Not to be confused with the Lotus Elise.
The Lotus Elite name has been used for three vehicles from Lotus Cars.
Type 14 (1957 to 1963)
|Lotus Elite Type 14|
|Body and chassis|
|Body style||2-door coupé|
|Engine||1.2 L Coventry Climax Straight-4 75-105hp|
|Wheelbase||2,242 mm (88.3 in)|
|Length||3,759 mm (148.0 in)|
|Width||1,506 mm (59.3 in) |
|Height||1,181 mm (46.5 in)|
|Kerb weight||503.5 kg (1,110 lb)|
Making its debut at the 1957 London Motor Car Show, Earls Court, as chassis #1008 , the Elite had spent a year in development, aided by "carefully selected racing customers", before going on sale.
The Elite's most distinctive feature was its highly innovative fibreglass monocoque construction, in which a stressed-skin GRP unibody replaced the previously separate chassis and body components. Unlike the contemporary Chevrolet Corvette, which used fibreglass for only exterior bodywork, the Elite also used this glass-reinforced plastic material for the entire load-bearing structure of the car, though the front of the monocoque incorporated a steel subframe supporting the engine and front suspension, and there was a hoop at the windscreen for mounting door hinges and jacking the car up. The first 250 body units were made by Maximar Mouldings at Pulborough, Sussex. The body construction caused numerous early problems, until manufacture was handed over to Bristol Aeroplane Company.
The resultant body was both lighter, stiffer, and provided better driver protection in the event of a crash. Sadly, the full understanding of the engineering qualities of fibreglass reinforced plastic was still several years off and the suspension attachment points were regularly observed to pull out of the fibreglass structure. The weight savings allowed the Elite to achieve sports car performance from a 75 hp (55 kW) 1216 cc Coventry Climax FWE all-aluminium straight-4 engine with fuel consumption at 35mpg. All production Lotus Elites were powered by the FWE engine. (Popular mythology says that cars left the factory with a variety of engines, but this is incorrect.) The FWE engine, derived from a water pump engine usually found bolted to a fire truck, was used by Lucas Electric for electrical component life testing in the presence of intense vibration.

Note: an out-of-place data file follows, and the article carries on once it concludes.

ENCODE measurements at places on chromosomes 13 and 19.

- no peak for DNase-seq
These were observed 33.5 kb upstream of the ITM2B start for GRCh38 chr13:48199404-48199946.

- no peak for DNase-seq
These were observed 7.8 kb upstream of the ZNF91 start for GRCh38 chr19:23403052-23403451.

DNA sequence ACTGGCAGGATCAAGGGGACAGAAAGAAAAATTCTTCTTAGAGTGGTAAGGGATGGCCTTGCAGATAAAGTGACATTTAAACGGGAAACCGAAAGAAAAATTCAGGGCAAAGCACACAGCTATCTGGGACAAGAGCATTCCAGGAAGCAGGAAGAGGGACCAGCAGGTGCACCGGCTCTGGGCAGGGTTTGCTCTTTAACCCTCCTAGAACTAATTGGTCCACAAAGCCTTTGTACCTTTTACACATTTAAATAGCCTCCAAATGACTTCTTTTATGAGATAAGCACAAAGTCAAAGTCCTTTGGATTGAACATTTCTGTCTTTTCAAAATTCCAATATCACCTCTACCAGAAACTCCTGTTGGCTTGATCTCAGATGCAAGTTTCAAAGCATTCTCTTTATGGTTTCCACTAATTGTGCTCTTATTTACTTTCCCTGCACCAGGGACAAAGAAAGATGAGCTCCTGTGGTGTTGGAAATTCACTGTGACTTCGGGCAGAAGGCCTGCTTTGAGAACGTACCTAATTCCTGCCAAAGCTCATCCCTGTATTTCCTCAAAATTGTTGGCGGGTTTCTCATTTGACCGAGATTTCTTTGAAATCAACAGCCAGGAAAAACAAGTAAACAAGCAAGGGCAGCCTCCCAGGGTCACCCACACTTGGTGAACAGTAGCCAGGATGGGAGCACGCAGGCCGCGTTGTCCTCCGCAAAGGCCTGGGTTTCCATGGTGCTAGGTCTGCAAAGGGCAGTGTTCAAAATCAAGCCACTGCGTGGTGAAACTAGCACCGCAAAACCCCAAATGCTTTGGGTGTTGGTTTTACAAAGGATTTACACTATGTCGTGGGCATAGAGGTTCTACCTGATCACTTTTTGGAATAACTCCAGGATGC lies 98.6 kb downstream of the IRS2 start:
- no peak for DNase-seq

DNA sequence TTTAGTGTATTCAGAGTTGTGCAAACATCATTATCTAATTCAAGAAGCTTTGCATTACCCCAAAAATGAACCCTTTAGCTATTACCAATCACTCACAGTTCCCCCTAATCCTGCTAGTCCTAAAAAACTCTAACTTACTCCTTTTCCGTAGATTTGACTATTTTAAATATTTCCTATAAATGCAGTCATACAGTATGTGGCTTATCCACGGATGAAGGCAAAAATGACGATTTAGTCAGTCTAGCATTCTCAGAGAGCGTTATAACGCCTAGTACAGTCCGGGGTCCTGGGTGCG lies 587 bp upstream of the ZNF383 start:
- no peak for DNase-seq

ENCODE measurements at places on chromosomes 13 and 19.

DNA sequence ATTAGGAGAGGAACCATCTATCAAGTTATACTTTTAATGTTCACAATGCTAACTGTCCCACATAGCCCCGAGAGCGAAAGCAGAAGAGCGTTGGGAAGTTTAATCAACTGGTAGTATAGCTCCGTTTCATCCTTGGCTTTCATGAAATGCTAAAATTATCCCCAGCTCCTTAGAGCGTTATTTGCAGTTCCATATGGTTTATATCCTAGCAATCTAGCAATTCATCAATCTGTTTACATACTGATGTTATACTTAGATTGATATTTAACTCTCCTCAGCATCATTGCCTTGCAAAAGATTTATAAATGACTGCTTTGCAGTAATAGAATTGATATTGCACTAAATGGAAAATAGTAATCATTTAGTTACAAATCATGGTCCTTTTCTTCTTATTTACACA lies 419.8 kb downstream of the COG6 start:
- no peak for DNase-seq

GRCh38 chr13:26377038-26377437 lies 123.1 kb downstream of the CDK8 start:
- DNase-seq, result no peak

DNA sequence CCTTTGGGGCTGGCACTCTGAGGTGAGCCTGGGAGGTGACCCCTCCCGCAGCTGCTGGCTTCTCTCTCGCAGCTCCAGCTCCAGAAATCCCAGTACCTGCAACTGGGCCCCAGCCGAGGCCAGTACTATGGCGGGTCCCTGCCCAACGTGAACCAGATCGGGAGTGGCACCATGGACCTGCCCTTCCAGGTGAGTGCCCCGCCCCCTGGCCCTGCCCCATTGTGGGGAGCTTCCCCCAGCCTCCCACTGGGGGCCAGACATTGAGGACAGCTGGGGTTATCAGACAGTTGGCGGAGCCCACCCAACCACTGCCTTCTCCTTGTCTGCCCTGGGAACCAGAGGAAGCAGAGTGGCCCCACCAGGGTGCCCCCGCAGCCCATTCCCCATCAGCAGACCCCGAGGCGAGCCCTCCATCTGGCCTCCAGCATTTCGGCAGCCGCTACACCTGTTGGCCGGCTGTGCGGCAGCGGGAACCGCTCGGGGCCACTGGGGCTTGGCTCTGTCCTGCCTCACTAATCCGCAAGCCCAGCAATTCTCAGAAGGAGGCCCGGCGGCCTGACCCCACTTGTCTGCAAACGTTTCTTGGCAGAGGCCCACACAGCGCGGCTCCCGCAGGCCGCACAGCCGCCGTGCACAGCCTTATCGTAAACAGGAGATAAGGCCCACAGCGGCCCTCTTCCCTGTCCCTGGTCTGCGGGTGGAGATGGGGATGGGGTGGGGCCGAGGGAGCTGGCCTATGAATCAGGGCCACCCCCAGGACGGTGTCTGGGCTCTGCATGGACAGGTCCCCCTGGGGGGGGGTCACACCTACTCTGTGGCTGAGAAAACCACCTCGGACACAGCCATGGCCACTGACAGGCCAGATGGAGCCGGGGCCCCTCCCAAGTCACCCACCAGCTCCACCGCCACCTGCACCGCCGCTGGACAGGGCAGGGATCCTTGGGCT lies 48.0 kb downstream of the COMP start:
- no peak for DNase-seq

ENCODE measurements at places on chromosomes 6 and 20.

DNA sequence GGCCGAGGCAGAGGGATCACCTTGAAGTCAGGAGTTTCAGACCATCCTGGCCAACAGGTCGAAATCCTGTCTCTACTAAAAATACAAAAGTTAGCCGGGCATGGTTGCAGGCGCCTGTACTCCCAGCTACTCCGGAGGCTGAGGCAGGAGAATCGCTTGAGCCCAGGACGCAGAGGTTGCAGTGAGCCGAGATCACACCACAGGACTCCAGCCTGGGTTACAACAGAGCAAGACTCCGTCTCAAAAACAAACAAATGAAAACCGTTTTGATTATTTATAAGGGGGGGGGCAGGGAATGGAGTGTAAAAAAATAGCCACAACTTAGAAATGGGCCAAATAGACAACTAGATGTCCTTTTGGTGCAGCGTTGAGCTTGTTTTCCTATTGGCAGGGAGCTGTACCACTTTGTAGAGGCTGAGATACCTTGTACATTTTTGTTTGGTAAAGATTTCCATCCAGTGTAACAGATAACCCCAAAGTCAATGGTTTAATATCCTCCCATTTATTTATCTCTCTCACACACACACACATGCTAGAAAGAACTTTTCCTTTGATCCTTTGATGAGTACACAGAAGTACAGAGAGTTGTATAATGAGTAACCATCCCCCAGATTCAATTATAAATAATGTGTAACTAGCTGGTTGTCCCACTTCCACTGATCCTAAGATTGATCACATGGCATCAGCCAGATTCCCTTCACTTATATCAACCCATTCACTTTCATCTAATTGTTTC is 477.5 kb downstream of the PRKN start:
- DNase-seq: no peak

The car had independent suspension all round with transverse wishbones at the front and Chapman struts at the rear. The rear struts were so long, that they poked up in the back and the tops could be seen through the rear window. The Series 2 cars, with Bristol-built bodies, had triangulated trailing radius arms for improved toe-in control. Girling disc brakes, usually without servo assistance, of 9.5 in (241 mm) diameter were used, inboard at the rear. When leaving the factory the Elite originally fitted Pirelli Cinturato 155HR15 tyres (CA67)
Advanced aerodynamics also made a contribution, giving the car a very low drag coefficient of 0.29 – quite low even for modern cars. This accomplishment is all the more remarkable considering the engineers did not enjoy the benefits of computer-aided design or wind tunnel testing. The original Elite drawings were by Peter Kirwan-Taylor. Frank Costin (brother of Mike, one of the co-founders of Cosworth), at that time Chief Aerodynamic Engineer for the de Havilland Aircraft Company, contributed to the final design.
The SE was introduced in 1960 as a higher performance variant, featuring twin SU carburettors and fabricated exhaust manifold resulting in 85 bhp, ZF gearboxes in place of the standard "cheap and nasty" MG ones, Lucas PL700 headlamps, and a silver coloured roof. The Super 95 spec, with more power, from a higher-tuned engine with raised compression and a fiercer camshaft with 5 bearings. A very few Super 100 and Super 105 cars were made with Weber carburettors, for racing use.
Among its few faults was a resonant vibration at 4000 rpm (where few drivers remained, on either street or track) and poor quality control, handicapped by overly low price (thus losing money on every car produced) and, "perhaps the greatest mistake of all", offering it as a kit, exactly the opposite of the ideal for a quality manufacturer. Many drivetrain parts were highly stressed and required regreasing at frequent intervals.
A road car tested by The Motor magazine in 1960 had a top speed of 111.8 mph (179.9 km/h) and could accelerate from 0–60 mph (97 km/h) in 11.4 seconds. A fuel consumption of 40.5 miles per imperial gallon (6.97 L/100 km; 33.7 mpg-US) was recorded. The test car cost £1966 including taxes.